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Basement Support Post Removal

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Posted by: from Leamington
2/24/2011 at 2:54:36 PM

I have a 50 yr old ranch. My basement is approx. 70ft. x 30ft and is 8ft deep. There is a beam (4 - 2" x 12"s) that run the length of the basement in the middle that are supported by 5 support (load bearing) posts. I would like to take out the 3 center posts as we are building a recreational room. I understand I need to replace with something. What can I use to replace them with??

note: if it were a new house I would have used a steel I - beam.

Thanks

Greg

REPLIES (2)
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Mike from M2R Enterprises in Newmarket
Date/Time2/24/2011 at 5:13:04 PM

Before you undertake any changes to your basement it's necessary to involve a structural engineer. You should note the support posts you refer to are sitting on separate footings beneath the basement floor. Relocating the posts, presuming that could be done without compromising the house's structural integrity, would require breaking the floor in the new location and pouring new footings. In any case you should get a permit and have an engineer sign off on any plan.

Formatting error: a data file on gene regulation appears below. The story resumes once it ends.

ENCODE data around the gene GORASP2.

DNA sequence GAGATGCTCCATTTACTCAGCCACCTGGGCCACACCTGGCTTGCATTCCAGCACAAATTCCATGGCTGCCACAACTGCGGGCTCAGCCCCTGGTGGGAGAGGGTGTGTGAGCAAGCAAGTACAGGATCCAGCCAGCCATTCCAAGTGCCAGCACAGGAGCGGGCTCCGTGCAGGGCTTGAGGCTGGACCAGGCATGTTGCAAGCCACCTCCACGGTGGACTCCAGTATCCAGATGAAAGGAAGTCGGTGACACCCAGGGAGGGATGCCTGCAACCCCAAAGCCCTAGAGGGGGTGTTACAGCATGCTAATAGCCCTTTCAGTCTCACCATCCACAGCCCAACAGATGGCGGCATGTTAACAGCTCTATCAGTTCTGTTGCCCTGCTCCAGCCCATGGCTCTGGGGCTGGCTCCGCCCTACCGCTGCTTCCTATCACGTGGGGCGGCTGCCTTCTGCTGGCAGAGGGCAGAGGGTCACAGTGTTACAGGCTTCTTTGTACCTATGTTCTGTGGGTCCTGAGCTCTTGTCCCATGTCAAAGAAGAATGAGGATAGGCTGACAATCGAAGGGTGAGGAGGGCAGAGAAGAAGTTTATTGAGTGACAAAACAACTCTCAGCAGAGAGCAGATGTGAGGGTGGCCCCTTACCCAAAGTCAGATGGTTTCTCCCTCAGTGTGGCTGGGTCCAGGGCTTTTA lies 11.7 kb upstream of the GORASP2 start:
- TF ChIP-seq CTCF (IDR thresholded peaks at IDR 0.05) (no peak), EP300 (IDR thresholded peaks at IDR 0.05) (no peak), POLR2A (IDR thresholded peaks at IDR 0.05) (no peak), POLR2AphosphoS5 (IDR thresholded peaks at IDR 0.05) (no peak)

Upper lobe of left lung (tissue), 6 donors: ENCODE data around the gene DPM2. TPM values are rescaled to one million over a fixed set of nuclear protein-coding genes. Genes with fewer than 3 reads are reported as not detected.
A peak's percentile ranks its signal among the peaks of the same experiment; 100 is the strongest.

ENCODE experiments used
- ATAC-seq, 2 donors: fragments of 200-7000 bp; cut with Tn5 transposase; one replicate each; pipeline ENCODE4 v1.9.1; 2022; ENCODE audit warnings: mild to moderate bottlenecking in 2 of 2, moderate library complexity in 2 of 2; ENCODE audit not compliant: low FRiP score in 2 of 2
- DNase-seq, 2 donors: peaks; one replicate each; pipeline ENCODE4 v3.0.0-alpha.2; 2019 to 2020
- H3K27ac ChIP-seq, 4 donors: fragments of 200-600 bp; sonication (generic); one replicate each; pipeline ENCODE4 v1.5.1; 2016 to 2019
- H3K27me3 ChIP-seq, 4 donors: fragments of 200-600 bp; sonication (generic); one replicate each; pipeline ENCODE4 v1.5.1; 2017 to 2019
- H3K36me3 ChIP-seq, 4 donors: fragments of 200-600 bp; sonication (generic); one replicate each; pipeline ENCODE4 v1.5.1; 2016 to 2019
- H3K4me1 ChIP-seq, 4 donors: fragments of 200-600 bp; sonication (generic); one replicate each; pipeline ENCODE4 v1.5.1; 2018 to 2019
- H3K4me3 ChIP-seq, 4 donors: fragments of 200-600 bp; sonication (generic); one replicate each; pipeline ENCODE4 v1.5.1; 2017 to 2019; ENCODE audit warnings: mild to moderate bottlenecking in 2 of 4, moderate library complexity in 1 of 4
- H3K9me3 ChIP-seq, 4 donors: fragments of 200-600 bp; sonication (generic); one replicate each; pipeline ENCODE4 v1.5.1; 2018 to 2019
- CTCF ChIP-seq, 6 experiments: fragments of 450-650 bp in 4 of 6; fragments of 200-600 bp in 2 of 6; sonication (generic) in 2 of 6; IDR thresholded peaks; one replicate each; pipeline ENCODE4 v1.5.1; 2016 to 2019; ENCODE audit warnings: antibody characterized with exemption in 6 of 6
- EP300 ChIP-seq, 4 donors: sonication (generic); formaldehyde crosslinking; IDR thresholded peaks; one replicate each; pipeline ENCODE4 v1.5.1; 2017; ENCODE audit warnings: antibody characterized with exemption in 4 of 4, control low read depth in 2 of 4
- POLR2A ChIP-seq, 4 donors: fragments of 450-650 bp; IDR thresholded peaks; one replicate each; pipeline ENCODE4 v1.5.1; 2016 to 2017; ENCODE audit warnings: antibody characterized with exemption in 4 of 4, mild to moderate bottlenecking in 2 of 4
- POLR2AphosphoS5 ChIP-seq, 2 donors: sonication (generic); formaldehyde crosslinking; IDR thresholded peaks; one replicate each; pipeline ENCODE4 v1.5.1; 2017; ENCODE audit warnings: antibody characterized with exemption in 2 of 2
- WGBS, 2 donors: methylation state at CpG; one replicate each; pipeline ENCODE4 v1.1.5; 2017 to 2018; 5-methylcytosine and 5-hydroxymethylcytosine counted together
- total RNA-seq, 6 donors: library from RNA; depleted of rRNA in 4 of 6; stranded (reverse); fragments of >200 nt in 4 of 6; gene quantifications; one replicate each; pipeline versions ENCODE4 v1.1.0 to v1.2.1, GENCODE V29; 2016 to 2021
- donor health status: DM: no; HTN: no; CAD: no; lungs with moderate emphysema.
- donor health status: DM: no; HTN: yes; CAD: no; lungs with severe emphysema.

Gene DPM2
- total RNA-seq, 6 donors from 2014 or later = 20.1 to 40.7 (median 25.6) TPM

Mike Himelfarb,

M2R Enterprises.

Renovations Done Right.

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Date/Time2/25/2011 at 12:33:36 PM

The previous posting is correct in that a structural engineer would have specify the steel beam size, support posts for the new point loads and size of footings. The engineer will require existing building information in order to complete the necessary drawings. We have undertaken many basement beam replacements, the longest being 22 lf. While not complicated there is a great deal of planning and care involved. As in all of our projects, the engineer will likely specify a steel beam (we use two C channels that would be bolted together with mending plates as they are much easier to handle especially in the case of basements), two new structural steel posts (as the new beam was not sitting on foundation structure) that sat on two new large footings to support the new point load.

Temporary structural support has to be erected on each side of the existing beam to temporarily displace the existing load. Care must be exercised to lift the load slowly to ensure you do not damage the finishes on the floor above. In addition, it is most likely that the joists are not all level and as the steel beam is straight, shimming will be required to ensure all joists are well supported on the new beam.

In selecting a contractor for the job, ensure that they have taken similar jobs such as the one you are contemplating and is well versed in this area and follows the specifications of the structural engineer exactly.

Regards,

Kingsway Construction Inc.

Glenn Rosborough

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